Below is some code in R I used for generating the first visualization from your data. I had to correct the line levels(df1$dates) <- c('2015-05-01', '2015-05-09', '2015-05-20', '2015-05-01'), by removing the last vector element ('2015-05-01') that was a duplicate of the first element. Also, I renamed the variable "salesman" as "Salesperson":

levels(df1$dates) <- c('2015-05-01', '2015-05-09', '2015-05-20')
df1$id2 <- df1$Salesperson
ggplot(df1, aes(x = dates, y = sales, group=product, color=product)) +  
scale_y_continuous(position = "right")+
geom_line(data=df1[,c("dates", "product", "sales", "id2")], aes(x=dates, y=sales, group=id2 ), colour="grey", alpha=0)+
  geom_point() +
  geom_line()+
  facet_grid(Salesperson ~ product, scales = "free", switch="y" )+
  theme(strip.text = element_text(size = 8),strip.text.y.left = element_text(angle = 0))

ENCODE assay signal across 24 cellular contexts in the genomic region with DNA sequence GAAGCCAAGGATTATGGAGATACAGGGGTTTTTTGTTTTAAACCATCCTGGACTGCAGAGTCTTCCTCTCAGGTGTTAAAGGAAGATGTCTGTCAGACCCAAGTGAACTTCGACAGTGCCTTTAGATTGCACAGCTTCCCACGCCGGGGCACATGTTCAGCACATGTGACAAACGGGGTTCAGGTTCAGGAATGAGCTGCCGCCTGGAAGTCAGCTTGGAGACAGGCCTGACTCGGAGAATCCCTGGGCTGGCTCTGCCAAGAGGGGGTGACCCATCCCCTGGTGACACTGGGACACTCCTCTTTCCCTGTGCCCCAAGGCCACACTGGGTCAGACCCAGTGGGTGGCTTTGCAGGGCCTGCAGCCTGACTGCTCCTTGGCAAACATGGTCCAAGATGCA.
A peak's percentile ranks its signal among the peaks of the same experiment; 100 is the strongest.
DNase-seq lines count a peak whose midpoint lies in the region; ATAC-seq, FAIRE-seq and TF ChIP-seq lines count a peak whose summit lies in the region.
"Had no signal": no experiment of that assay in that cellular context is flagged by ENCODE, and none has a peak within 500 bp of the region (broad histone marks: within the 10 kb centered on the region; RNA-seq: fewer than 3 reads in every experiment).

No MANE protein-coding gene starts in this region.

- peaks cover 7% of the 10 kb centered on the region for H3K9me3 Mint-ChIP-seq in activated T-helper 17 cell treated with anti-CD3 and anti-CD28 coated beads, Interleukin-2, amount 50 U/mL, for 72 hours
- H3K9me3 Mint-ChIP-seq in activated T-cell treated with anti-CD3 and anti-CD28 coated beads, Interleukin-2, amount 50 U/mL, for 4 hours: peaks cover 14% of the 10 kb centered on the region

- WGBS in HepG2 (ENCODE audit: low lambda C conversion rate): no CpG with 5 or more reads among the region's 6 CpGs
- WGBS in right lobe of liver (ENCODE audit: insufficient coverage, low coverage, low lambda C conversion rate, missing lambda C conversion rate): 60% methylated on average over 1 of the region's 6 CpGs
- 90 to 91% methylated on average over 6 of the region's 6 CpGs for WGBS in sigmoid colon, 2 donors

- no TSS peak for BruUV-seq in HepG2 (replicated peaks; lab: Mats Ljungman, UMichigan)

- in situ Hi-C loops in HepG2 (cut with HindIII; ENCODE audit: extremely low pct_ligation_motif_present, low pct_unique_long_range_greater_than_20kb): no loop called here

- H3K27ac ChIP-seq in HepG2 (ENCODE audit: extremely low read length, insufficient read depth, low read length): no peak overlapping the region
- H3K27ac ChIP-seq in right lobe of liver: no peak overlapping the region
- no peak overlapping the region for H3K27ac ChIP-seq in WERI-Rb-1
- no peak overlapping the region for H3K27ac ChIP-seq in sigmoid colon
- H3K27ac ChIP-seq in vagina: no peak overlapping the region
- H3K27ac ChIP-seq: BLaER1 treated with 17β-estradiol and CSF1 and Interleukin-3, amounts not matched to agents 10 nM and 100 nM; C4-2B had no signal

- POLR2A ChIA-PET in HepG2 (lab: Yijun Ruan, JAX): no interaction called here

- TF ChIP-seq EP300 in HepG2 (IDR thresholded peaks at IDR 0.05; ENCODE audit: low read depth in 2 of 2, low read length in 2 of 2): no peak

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    $\begingroup$ Excellent advice (+1). Somehow I missed this thread when first posted. Consistent with this, I think, are queries back to the OP. To give even better advice we would need indications: how many sales people, how many products, how many times in the real dataset? What information would you want to emphasise (play down) with a much larger dataset? The dataset here seems fabricated -- reasons why real data are confidential as well as much more extensive are easy to imagine -- but what do the dates mean? Data for intervals of different lengths should be scaled first. $\endgroup$
    – Nick Cox
    Commented May 3 at 8:38
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    $\begingroup$ (ctd) I agree strongly that heatplots are not a good idea. Sometimes they are the tool of choice, but those I see are usually not nearly as effective as more conventional charts. FYI, the tactic of showing each series in turn with the other series as backdrop has been dubbed front-and-back plots. More important than a name may be some references and further examples. See paper at journals.sagepub.com/doi/pdf/10.1177/1536867X211025838 Since writing that I have found a further informal use of spaghetti for tangled line charts in John Hartigan's 1975 book Clustering Algorithms. $\endgroup$